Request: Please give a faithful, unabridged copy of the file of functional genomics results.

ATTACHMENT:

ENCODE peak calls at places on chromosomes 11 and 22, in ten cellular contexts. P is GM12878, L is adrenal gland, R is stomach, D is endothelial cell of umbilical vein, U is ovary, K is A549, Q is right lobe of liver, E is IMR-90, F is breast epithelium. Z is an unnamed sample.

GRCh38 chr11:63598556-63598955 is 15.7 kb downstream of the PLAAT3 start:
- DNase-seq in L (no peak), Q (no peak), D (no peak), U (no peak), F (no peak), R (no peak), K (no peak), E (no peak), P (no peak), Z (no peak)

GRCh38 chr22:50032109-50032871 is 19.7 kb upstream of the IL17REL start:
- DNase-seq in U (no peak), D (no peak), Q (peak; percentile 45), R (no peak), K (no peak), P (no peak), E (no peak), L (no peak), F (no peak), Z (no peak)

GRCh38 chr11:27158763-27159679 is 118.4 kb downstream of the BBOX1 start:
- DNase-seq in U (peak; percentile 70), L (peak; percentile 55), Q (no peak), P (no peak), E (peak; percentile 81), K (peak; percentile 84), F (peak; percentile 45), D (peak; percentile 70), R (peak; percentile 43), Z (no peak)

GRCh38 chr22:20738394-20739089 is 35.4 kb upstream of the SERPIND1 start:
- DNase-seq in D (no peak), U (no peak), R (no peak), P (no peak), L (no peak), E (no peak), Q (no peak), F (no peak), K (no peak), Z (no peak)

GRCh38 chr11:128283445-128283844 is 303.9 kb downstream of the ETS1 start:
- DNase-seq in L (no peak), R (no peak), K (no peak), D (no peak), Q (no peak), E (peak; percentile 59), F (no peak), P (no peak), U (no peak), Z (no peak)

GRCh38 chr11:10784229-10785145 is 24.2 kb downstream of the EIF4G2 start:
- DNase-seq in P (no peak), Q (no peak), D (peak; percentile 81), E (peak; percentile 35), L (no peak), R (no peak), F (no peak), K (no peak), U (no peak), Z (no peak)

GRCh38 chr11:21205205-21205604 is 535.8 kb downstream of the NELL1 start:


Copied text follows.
ENCODE peak calls at places on chromosomes 11 and 22, in ten cellular contexts. P is GM12878, L is adrenal gland, R is stomach, D is endothelial cell of umbilical vein, U is ovary, K is A549, Q is right lobe of liver, E is IMR-90, F is breast epithelium. Z is an unnamed sample.

GRCh38 chr11:63598556-63598955 is 15.7 kb downstream of the PLAAT3 start:
- DNase-seq in L (no peak), Q (no peak), D (no peak), U (no peak), F (no peak), R (no peak), K (no peak), E (no peak), P (no peak), Z (no peak)

GRCh38 chr22:50032109-50032871 is 19.7 kb upstream of the IL17REL start:
- DNase-seq in U (no peak), D (no peak), Q (peak; percentile 45), R (no peak), K (no peak), P (no peak), E (no peak), L (no peak), F (no peak), Z (no peak)

GRCh38 chr11:27158763-27159679 is 118.4 kb downstream of the BBOX1 start:
- DNase-seq in U (peak; percentile 70), L (peak; percentile 55), Q (no peak), P (no peak), E (peak; percentile 81), K (peak; percentile 84), F (peak; percentile 45), D (peak; percentile 70), R (peak; percentile 43), Z (no peak)

GRCh38 chr22:20738394-20739089 is 35.4 kb upstream of the SERPIND1 start:
- DNase-seq in D (no peak), U (no peak), R (no peak), P (no peak), L (no peak), E (no peak), Q (no peak), F (no peak), K (no peak), Z (no peak)

GRCh38 chr11:128283445-128283844 is 303.9 kb downstream of the ETS1 start:
- DNase-seq in L (no peak), R (no peak), K (no peak), D (no peak), Q (no peak), E (peak; percentile 59), F (no peak), P (no peak), U (no peak), Z (no peak)

GRCh38 chr11:10784229-10785145 is 24.2 kb downstream of the EIF4G2 start:
- DNase-seq in P (no peak), Q (no peak), D (peak; percentile 81), E (peak; percentile 35), L (no peak), R (no peak), F (no peak), K (no peak), U (no peak), Z (no peak)

GRCh38 chr11:21205205-21205604 is 535.8 kb downstream of the NELL1 start: